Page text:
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July 27, 2006


Tom Asacker

Great insights Jon. Indeed, the customer of today wants to see behind the curtain and understand the marketing decisions. Smart marketers will appeal to that curiosity.

P.S. Long time. ;)




Tom, well said! You captured the essence of my post in a few perfect words!

Yeah, way too long!

Take care,


Christopher grove

Speaking as a non-smoker (except for the odd ciagar or two), I do agree with you.
Italy has banned smoking in public places. France may well go that way in practice (officially I think it's already the case, but it isn't upheld that often) and smoking is now banned in pubs (/bars) in the UK and Eire. Add to that, the fact that cigarette packet prices have been raised n France in order to reduce the number of smokers, and the number of smokers in the UK has declined over the years, and I doubt that the UK is an exception.
So maybe the Mariott chain doesn't have a specific percentage in mind, just an overall trend?

That said:
1 I agree that you are not receiving any form of good service in this case, and let's not forget that the Mariott chain is in a service industry...
2 My personal opinion is that smokers' areas is the way forward. At the end of the day, I don't believe in dictating that nobody should be allowed to smoke anywhere; it's just not a reasonable idea. After that people will decide where they want to eat/drink, etc.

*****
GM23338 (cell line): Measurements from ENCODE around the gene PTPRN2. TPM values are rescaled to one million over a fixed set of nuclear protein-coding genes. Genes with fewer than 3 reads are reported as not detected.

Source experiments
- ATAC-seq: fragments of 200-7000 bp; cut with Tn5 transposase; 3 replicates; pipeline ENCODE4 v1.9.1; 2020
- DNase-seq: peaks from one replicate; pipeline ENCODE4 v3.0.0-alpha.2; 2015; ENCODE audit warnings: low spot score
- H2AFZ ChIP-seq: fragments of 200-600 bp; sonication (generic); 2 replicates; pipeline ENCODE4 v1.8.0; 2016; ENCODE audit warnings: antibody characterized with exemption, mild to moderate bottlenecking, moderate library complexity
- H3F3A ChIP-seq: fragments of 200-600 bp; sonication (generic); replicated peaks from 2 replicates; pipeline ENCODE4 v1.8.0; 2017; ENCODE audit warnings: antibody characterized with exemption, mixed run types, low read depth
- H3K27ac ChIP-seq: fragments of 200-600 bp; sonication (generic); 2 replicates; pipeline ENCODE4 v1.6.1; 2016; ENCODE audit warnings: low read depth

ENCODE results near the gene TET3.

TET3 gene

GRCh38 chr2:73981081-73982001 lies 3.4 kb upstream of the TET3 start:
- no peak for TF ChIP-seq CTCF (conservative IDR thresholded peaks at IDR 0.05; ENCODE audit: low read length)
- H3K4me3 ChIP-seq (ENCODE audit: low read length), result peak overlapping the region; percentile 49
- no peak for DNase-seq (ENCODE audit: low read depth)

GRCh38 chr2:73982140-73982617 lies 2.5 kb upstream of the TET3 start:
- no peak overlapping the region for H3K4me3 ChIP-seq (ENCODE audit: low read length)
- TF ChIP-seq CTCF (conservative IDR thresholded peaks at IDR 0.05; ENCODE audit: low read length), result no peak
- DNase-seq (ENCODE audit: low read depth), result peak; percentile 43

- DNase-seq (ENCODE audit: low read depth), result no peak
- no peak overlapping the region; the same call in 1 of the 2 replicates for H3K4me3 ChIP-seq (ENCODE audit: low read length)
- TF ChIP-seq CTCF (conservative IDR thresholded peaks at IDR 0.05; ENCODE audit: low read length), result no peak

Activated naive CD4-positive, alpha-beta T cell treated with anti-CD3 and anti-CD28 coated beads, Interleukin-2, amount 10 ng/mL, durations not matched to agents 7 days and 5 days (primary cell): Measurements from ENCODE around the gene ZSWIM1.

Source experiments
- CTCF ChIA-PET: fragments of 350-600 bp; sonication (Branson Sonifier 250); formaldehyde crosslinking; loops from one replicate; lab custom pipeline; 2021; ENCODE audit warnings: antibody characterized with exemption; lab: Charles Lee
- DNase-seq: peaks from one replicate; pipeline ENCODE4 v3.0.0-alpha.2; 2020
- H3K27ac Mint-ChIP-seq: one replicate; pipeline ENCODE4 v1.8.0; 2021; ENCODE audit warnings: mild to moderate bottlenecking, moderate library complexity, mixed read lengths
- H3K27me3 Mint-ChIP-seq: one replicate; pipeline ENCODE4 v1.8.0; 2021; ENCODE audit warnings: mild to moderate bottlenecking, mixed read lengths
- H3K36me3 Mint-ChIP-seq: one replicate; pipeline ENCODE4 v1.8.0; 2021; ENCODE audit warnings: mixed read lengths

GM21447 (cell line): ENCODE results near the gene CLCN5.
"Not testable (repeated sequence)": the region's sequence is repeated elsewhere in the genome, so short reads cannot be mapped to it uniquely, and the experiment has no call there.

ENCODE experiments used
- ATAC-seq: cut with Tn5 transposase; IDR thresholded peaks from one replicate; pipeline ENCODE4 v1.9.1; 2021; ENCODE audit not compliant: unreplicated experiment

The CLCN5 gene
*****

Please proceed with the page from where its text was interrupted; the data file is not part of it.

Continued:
3 Do you think that you're an exception/in the minority in your age group, as a smoker? I wonder how many good & regular customers thay're not taking into account?
4 Have you looked to see what the other chains are doing in this regard?

Jon Strande

Chris, great comment (as usual)!! A couple of things: the price of cigarettes has risen in the states as well, and some have claimed that it is to discourage smoking... I don't buy that for a minute. Sure, some people will quit due to the high prices, but the raise in prices is really an additional cost incurred by smokers to help the tax base. I don't know what the actual percentage is, but I'd be willing to bet that smokes are probably the most taxed item in America.

As for your items:

1.) Yeah, great point! They are in the service business!

2.) It looks like you're righ - smokers will be confined to tiny little rooms or out on the street

3.) Great question - I'm not sure how many people smoke. It seems to me that I see less and less all the time. But then again, I'm not really going out that much; home and work and the smoking population in my home is 100% (2 for 2). LOL!

4.) No, I haven't looked. Good point. In a way I don't care what they're doing... well, now I do because I'll probably change who I stay with.

Christopher grove

just with regards to my point on smoker's areas; I'm not suggesting that they have to be (or even should be) tiny litle rooms. Why can't hotels have a smokers' bar that's as good a bar as the non-smokers' bar? After all, lots of people smoke while they drink. Same for the restaurants.